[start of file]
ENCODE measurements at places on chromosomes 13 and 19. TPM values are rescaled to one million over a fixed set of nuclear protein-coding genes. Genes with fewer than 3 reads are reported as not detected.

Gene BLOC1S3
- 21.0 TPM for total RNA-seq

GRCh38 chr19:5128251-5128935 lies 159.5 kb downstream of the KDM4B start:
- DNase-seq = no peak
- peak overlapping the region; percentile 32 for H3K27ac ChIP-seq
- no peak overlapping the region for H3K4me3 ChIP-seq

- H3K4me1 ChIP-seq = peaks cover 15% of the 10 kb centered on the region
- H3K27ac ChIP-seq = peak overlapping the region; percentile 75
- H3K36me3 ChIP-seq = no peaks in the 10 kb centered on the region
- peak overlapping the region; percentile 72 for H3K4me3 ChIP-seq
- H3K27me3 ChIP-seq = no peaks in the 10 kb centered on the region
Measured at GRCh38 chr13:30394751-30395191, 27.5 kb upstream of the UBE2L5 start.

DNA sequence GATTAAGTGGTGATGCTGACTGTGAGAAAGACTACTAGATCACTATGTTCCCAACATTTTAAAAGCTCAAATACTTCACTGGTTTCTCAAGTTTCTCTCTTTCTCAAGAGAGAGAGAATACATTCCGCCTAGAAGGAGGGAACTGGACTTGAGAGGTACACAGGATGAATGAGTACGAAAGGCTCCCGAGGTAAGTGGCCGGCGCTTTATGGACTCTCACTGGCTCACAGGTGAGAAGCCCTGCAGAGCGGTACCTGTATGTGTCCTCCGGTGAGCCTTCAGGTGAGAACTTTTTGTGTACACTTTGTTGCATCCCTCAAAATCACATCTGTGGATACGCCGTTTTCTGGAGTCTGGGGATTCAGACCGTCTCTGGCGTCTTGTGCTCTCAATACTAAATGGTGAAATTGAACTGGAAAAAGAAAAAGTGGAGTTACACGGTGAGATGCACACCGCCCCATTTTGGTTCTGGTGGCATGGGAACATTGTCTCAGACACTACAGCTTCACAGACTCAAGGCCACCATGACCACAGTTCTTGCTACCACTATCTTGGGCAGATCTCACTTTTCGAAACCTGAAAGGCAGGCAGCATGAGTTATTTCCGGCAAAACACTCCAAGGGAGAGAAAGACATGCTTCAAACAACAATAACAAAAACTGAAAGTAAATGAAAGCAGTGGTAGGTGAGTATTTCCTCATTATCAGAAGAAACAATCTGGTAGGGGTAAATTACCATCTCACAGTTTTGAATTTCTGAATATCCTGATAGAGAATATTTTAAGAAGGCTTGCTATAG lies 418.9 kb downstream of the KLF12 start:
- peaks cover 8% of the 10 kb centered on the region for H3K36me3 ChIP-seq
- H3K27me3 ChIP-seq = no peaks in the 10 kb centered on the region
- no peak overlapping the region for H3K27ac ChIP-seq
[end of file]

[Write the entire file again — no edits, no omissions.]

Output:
ENCODE measurements at places on chromosomes 13 and 19. TPM values are rescaled to one million over a fixed set of nuclear protein-coding genes. Genes with fewer than 3 reads are reported as not detected.

Gene BLOC1S3
- 21.0 TPM for total RNA-seq

GRCh38 chr19:5128251-5128935 lies 159.5 kb downstream of the KDM4B start:
- DNase-seq = no peak
- peak overlapping the region; percentile 32 for H3K27ac ChIP-seq
- no peak overlapping the region for H3K4me3 ChIP-seq

- H3K4me1 ChIP-seq = peaks cover 15% of the 10 kb centered on the region
- H3K27ac ChIP-seq = peak overlapping the region; percentile 75
- H3K36me3 ChIP-seq = no peaks in the 10 kb centered on the region
- peak overlapping the region; percentile 72 for H3K4me3 ChIP-seq
- H3K27me3 ChIP-seq = no peaks in the 10 kb centered on the region
Measured at GRCh38 chr13:30394751-30395191, 27.5 kb upstream of the UBE2L5 start.

DNA sequence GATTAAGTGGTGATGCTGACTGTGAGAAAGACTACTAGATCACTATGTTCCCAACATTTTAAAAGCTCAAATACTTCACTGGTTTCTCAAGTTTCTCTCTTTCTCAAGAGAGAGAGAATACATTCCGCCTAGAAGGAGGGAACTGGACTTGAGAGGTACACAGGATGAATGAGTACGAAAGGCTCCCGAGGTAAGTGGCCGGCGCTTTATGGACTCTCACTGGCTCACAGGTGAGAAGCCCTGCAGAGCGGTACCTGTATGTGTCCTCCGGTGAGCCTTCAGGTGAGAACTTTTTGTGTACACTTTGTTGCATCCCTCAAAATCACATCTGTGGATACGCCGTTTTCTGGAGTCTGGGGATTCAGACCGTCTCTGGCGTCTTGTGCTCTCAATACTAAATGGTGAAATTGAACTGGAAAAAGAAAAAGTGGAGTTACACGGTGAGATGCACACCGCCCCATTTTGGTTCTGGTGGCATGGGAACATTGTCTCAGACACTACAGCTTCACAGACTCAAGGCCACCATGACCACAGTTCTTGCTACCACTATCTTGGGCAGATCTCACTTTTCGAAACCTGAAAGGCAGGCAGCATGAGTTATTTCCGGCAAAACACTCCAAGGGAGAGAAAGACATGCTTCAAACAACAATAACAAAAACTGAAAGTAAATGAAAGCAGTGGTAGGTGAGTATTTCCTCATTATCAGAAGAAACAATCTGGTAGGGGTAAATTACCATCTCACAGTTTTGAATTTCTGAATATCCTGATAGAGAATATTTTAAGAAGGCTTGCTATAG lies 418.9 kb downstream of the KLF12 start:
- peaks cover 8% of the 10 kb centered on the region for H3K36me3 ChIP-seq
- H3K27me3 ChIP-seq = no peaks in the 10 kb centered on the region
- no peak overlapping the region for H3K27ac ChIP-seq